Next up was Twelfth Planet Press Hour. You could be forgiven that this hour was just an excuse for cupcakes and champagne, but really it was a chance to celebrate the release of the twentieth book for this small publisher, the announcement of a new crime imprint for the press and so much more! The room was crowded with people including many of the authors who have had books published with the press. For much more extensive coverage I would direct you to Alisa's blog (Alisa is the owner and driving force behind Twelfth Planet Press).

There was another panel scheduled that I wanted to attend but we couldn't find it and by that time I was getting tired after a long day at work and then out so we headed off pretty happy with our initial Continuum impressions.

I will have more posts about the con, but I thought I would finish up this one with a brief comparison to the romance conventions that I have previously attended.

The first thing is that I was actually expecting there to be a bigger attendance for a spec fic/pop culture event but I am not sure that the organisers were planning for too many more than they got. The venue was a good size for the number of people but there wouldn't have wanted to be too many more people as a lot of the sessions were full with standing room only and the corridor outside the various rooms were quite crowded.

The second difference was in relation to the books and authors that were available. One of the hallmarks of the romance conventions has been coming home with a huge pile of free books, both in the convention bag and in winning door prizes in each session, but there was none of that at Continuum. I am not sure if it is a reflection of the lack of big publisher support for this convention. The small presses were there in force, doing what they could to promote their authors and books but there was very little big publisher presence. Maybe that is the way that the conventions want it!  In addition, at both the Australian Romance Reader's Conventions I have been to there was dedicated time for author signings and people brought lots of books from home to get signed by their favourite authors. From what I saw, there was only a little bit of adhoc author signing going on. I am not saying that there should be huge amounts of free books, because goodness knows I still spent more than enough in the Dealer's Room acquiring new books but it was interesting to see the difference in this aspect!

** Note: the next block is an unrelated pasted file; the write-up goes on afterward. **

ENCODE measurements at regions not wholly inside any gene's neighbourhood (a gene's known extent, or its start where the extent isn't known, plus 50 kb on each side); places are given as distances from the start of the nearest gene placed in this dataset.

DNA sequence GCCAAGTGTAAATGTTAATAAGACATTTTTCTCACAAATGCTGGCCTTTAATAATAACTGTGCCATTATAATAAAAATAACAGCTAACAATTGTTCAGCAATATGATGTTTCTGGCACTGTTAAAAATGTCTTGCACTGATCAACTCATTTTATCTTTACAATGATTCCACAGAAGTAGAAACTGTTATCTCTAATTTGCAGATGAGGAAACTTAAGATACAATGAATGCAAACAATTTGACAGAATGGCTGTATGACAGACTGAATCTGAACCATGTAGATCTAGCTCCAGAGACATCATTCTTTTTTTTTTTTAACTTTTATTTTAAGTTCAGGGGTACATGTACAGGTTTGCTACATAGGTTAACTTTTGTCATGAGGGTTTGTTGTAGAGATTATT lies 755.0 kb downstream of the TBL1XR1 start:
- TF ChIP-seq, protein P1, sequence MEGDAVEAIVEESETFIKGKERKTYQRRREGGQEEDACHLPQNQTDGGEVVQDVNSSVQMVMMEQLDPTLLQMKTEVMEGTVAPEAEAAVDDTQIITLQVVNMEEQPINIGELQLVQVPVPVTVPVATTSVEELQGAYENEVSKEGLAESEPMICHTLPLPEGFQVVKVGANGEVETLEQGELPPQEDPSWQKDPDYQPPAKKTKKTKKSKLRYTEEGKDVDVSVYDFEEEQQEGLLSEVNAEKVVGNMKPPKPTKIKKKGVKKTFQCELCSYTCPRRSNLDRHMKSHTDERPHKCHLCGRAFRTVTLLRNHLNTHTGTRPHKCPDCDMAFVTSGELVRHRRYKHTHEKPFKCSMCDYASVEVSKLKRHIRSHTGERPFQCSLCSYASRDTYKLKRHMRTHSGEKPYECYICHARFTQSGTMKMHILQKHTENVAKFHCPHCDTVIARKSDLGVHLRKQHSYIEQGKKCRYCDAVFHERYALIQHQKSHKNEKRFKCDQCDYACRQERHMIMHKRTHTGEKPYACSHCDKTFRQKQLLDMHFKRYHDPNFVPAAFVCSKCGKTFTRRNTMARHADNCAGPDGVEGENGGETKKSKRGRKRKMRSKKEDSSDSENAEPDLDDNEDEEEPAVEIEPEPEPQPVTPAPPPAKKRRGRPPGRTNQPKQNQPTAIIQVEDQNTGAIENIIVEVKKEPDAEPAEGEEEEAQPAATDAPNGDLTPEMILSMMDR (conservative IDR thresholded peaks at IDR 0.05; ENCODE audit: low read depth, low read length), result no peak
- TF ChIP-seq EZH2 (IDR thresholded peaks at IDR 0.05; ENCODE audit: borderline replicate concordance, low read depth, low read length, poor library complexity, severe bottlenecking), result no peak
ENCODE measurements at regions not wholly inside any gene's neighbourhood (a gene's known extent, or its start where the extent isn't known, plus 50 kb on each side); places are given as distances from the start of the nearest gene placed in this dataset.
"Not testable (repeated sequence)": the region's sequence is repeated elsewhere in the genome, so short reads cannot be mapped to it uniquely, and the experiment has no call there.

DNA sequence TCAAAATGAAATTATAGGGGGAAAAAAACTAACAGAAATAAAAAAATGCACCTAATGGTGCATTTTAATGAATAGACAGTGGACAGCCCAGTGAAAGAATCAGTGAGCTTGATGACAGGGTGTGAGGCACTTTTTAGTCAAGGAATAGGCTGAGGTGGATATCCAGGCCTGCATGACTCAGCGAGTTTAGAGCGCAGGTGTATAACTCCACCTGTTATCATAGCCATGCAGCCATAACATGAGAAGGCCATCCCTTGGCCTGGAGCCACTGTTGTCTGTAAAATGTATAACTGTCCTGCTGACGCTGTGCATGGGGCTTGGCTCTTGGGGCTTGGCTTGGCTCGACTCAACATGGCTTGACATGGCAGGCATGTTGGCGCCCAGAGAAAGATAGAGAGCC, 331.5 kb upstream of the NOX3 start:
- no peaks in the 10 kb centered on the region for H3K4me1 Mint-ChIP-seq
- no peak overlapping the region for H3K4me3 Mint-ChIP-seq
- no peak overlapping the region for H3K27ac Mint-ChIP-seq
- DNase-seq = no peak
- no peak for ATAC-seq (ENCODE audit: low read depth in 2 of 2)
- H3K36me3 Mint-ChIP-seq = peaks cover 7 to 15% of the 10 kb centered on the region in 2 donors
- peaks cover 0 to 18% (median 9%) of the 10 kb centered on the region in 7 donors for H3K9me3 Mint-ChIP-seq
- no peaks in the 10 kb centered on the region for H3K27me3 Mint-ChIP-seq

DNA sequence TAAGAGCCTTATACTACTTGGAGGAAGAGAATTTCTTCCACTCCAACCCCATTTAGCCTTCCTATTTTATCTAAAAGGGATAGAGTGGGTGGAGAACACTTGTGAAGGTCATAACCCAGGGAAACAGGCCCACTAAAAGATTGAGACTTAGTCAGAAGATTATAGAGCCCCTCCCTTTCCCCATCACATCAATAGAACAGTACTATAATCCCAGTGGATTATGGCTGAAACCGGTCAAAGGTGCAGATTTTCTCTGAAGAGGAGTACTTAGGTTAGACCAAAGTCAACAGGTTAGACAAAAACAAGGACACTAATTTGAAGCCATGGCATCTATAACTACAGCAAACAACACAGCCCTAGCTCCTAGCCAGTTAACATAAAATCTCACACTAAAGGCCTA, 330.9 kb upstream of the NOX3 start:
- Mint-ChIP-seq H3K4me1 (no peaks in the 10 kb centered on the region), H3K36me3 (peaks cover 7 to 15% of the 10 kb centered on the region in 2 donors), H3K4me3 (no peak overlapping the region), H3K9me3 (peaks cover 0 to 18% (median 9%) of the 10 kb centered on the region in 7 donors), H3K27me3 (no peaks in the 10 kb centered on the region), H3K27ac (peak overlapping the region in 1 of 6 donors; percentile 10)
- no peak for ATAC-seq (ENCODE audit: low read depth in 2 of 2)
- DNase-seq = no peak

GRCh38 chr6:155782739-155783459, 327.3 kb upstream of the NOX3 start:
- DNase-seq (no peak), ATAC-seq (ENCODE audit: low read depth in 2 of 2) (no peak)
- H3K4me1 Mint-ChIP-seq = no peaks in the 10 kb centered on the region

Attending these conferences always forces to look at myself too. If you talked to people who know me in real life, most of them would suggest that I could talk the legs off a chair, especially when you get me onto my favourite topics, like books, but the fact is that I am happy enough with people I know, and even in groups of people who are friends of friends as an example, but put me in a room full of strangers and I find it incredibly confronting to start a conversation with the people around me. I also think I must give off a don't approach me vibe as well! It is interesting because while I inherited a lot of my father's bad traits, this is one trait that I wish I did inherit. He can talk to anyone.

Anyway, it is already Monday here and I need to go to work in just a few hours, so I will just finish this post here. I did intend to write the whole con up in this post but unfortunately I got very distracted by The Voice again tonight. I will come back with brief notes about the other days in the next couple of days.

Currently Reading